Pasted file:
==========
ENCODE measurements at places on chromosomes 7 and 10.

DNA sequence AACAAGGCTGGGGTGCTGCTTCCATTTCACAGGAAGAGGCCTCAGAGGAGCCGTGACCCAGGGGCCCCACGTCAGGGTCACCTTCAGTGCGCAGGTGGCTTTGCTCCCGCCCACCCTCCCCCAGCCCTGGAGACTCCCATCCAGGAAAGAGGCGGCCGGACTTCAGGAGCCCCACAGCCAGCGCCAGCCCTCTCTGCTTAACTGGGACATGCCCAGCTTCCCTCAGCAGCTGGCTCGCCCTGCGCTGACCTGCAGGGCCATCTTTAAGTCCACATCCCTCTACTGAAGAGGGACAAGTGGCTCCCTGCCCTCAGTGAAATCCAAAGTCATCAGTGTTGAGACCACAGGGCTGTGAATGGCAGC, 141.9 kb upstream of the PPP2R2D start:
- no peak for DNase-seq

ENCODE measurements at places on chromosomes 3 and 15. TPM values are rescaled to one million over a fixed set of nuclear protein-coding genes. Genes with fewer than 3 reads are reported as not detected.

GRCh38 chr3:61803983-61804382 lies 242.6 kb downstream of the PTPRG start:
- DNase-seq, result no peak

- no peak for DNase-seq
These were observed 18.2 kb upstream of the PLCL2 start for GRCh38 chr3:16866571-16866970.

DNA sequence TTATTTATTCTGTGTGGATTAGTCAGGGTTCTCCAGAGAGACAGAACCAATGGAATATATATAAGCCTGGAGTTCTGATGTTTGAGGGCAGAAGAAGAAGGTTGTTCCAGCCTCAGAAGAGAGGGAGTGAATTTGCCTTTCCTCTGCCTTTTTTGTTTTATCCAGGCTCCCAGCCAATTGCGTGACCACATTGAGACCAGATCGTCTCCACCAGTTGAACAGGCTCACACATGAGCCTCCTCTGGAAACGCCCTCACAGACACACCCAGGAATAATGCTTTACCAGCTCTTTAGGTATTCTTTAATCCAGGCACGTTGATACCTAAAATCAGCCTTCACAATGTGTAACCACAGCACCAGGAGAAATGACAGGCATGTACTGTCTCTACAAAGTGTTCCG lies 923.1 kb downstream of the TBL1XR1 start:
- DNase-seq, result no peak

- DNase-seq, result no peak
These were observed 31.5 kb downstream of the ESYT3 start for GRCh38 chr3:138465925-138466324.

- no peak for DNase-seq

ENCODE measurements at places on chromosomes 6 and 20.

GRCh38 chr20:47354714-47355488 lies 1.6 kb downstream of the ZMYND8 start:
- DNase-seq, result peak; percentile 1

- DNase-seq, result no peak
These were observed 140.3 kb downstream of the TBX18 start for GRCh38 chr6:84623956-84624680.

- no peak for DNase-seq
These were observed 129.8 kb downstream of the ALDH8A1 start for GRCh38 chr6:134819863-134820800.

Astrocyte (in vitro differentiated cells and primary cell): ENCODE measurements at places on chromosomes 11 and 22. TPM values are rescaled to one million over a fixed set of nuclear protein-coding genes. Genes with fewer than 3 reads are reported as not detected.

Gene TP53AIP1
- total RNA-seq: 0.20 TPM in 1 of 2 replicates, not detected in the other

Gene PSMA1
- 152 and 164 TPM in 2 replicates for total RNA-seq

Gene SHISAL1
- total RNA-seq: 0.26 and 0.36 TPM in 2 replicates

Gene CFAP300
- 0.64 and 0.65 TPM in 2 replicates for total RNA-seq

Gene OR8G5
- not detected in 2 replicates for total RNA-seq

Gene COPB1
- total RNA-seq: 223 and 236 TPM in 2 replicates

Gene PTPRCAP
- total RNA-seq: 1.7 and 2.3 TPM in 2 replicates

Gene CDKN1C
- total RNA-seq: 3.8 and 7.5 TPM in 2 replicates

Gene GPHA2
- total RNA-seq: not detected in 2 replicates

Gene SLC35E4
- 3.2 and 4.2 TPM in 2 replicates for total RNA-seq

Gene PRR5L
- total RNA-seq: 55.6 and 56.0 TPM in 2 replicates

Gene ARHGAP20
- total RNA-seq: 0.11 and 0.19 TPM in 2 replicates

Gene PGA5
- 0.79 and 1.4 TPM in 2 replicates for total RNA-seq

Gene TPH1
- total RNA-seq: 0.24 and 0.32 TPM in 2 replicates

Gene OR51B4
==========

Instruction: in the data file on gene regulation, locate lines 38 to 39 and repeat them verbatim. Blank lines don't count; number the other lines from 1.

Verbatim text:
Gene GPHA2
- total RNA-seq: not detected in 2 replicates